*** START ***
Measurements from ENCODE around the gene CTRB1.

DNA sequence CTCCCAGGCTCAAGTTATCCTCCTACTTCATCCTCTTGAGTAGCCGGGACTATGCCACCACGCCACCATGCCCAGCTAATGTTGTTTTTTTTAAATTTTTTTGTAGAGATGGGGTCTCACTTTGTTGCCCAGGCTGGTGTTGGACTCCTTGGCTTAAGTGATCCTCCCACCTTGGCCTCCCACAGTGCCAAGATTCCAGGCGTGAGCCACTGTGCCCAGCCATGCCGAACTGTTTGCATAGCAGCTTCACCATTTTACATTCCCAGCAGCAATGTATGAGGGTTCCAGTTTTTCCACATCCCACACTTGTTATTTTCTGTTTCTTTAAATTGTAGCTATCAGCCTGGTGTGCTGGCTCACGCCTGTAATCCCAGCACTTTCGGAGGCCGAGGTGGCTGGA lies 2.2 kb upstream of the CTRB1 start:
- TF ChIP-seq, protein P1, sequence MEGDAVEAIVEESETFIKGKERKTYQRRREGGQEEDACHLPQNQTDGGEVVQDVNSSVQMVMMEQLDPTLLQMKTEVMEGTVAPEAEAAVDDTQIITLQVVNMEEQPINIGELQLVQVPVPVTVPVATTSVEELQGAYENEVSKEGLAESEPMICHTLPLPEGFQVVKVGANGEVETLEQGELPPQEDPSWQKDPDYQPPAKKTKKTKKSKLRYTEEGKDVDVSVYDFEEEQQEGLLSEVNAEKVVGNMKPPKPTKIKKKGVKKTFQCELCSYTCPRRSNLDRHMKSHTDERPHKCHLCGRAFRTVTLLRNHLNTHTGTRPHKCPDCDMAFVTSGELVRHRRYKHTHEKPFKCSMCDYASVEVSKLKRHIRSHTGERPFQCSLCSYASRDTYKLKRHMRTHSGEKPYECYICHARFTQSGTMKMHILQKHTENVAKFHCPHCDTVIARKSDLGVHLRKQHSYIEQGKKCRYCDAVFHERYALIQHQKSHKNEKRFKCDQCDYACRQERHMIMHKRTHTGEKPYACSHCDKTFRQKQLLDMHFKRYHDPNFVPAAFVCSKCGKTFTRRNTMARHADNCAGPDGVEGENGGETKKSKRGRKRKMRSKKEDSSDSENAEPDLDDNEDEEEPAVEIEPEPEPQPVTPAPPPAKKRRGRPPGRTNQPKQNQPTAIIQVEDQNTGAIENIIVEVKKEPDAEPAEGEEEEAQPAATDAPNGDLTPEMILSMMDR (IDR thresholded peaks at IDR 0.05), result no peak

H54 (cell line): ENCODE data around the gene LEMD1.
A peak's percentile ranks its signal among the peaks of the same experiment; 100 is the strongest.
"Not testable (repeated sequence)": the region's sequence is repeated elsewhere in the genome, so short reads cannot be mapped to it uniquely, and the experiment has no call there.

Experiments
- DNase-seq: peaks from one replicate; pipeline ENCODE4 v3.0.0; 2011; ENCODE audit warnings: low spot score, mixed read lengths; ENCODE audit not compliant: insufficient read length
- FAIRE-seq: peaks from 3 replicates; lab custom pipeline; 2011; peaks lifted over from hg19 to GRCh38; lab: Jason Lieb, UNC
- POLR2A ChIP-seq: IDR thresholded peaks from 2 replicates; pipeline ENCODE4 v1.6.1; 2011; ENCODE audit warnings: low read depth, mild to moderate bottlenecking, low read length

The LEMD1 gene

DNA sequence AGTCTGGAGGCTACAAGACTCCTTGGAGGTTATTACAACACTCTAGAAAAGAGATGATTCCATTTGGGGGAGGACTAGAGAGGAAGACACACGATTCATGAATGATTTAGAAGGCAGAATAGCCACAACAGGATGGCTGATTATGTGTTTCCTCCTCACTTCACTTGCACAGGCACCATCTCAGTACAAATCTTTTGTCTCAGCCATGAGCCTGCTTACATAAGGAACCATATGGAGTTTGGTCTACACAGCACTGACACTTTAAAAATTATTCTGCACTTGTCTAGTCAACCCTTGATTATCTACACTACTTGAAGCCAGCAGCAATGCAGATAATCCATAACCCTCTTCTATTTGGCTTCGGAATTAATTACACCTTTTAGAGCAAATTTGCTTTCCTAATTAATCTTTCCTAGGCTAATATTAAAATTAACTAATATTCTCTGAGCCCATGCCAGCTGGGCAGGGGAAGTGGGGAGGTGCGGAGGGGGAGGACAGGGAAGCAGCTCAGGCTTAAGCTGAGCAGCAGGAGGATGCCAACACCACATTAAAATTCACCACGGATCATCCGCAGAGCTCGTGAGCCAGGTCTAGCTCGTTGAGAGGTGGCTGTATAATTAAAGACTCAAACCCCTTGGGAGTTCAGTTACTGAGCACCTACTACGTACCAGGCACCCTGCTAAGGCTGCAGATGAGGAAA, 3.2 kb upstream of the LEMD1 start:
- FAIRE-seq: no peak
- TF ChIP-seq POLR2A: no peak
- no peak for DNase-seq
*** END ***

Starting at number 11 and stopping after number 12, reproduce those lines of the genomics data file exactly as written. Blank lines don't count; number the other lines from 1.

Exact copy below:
The LEMD1 gene

DNA sequence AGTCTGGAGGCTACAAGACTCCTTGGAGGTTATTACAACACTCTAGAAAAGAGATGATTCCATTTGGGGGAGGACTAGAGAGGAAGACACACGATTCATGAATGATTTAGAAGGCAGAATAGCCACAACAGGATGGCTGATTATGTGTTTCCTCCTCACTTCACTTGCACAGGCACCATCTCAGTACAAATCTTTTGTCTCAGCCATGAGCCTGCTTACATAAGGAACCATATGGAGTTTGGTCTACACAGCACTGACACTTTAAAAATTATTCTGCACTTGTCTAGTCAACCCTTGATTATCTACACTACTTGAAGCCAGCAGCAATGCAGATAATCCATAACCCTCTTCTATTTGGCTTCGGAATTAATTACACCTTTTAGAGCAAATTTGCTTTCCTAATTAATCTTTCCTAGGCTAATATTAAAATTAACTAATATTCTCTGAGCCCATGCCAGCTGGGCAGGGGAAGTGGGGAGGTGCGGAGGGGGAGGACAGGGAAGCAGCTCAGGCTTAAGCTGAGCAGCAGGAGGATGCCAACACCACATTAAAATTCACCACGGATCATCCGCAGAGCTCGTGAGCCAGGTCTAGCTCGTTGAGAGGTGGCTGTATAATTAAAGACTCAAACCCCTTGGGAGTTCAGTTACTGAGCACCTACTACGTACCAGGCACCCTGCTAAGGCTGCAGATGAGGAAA, 3.2 kb upstream of the LEMD1 start: